Monmouth / About the College / News / Full Story

Students, faculty member present paper at prestigious anthropology conference

12/07/2017
From left, Marilyn Carteno, Megan Hinrichsen and Maria Magallon pose with cardboard cutouts of famous anthropologists Margaret Mead, Franz Boas and Zora Neale Hurston.
View High Resolution Version
MONMOUTH, Ill. – Two Monmouth College students and a faculty member recently presented a paper at the “most prestigious” anthropology conference.

The three presented at the annual meeting of the American Anthropological Association, the largest anthropological association in the world, with more than 10,000 members.

Held earlier this month in Washington, D.C., the conference is the “most prestigious” in anthropology, said Assistant Professor of Anthropology Megan Hinrichsen.

Hinrichsen presented a paper that she authored along with Monmouth students Marilyn Carteno ’18, a sociology and anthropology major from Chicago, and Maria Magallon ’18, an educational studies major from Melrose Park, Ill.

Titled “Whiteness as Liberation, Whiteness as Oppression: Education and Racial Hierarchies in Ecuador,” the paper was based on Hinrichsen’s research and an interdisciplinary travel course that Carteno and Magallon took with her in Ecuador last January. It was presented during a panel called “Everyday Calculations of Whiteness in Latin America.” Seven other papers were presented on the panel, mostly from senior scholars.

“The paper was a collaborative effort that began with my own work in Quito (the capital of Ecuador), beginning in 2011,” said Hinrichsen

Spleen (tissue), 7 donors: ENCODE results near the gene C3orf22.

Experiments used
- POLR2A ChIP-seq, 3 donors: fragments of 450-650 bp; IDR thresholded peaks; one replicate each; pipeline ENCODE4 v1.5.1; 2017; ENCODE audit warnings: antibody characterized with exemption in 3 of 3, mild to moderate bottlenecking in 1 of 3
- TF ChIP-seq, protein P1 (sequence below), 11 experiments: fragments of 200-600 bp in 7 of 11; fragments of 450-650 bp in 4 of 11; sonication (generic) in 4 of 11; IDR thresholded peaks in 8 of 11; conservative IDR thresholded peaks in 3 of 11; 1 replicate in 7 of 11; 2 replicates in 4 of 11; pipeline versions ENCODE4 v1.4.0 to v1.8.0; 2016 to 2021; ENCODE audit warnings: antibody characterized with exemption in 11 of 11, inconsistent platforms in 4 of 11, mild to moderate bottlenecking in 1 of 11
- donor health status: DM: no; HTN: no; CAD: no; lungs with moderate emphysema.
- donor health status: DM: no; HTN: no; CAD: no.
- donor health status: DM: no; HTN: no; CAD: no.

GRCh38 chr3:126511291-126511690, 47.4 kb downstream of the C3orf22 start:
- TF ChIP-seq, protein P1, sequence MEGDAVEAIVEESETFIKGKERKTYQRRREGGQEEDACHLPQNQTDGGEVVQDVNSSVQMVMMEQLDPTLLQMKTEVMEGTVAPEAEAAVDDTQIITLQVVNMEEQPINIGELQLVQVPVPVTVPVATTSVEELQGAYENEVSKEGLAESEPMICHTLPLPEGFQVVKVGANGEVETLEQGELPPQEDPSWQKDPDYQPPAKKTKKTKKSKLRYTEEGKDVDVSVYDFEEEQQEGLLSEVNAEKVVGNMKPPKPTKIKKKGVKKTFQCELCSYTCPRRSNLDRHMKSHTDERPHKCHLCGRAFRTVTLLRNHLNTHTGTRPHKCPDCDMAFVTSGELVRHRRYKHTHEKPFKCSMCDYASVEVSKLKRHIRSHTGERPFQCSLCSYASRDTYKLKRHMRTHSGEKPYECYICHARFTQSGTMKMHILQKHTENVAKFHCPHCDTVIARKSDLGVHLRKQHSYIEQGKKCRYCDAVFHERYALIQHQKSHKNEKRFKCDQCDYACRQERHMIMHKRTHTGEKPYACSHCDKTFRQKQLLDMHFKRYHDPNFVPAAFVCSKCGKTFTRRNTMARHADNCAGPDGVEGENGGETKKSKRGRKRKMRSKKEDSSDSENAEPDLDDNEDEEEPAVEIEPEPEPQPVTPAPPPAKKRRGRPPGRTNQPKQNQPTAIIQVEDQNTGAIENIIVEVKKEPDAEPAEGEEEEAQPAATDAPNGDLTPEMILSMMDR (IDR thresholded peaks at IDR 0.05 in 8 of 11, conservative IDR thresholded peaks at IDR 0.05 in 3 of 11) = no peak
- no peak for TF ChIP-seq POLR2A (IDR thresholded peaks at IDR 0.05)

Hinrichsen collaborated with Assistant Professor of Educational Studies Michelle Holschuh Simmons on the travel course, combining her research in Ecuador with theories and ideas from education. Titled “Barriers and Opportunities: Education in Ecuador and Beyond,” the course will be taught again by the pair this January.

“The students wrote research papers based on their coursework and observations with an NGO in Quito,” said Hinrichsen. “One emphasized education as oppression, the other as liberation. They both also engaged the ideas surrounding whiteness in Latin America and how whiteness, also, is an instrument of oppression occasionally expressed as liberation.”

Hinrichsen explained that Latin America has a “really complex system of race that is fluid and more connected to class than our perception of race in North America. Though their arguments differed and appear contradictory on the surface, they had the same underlying message.”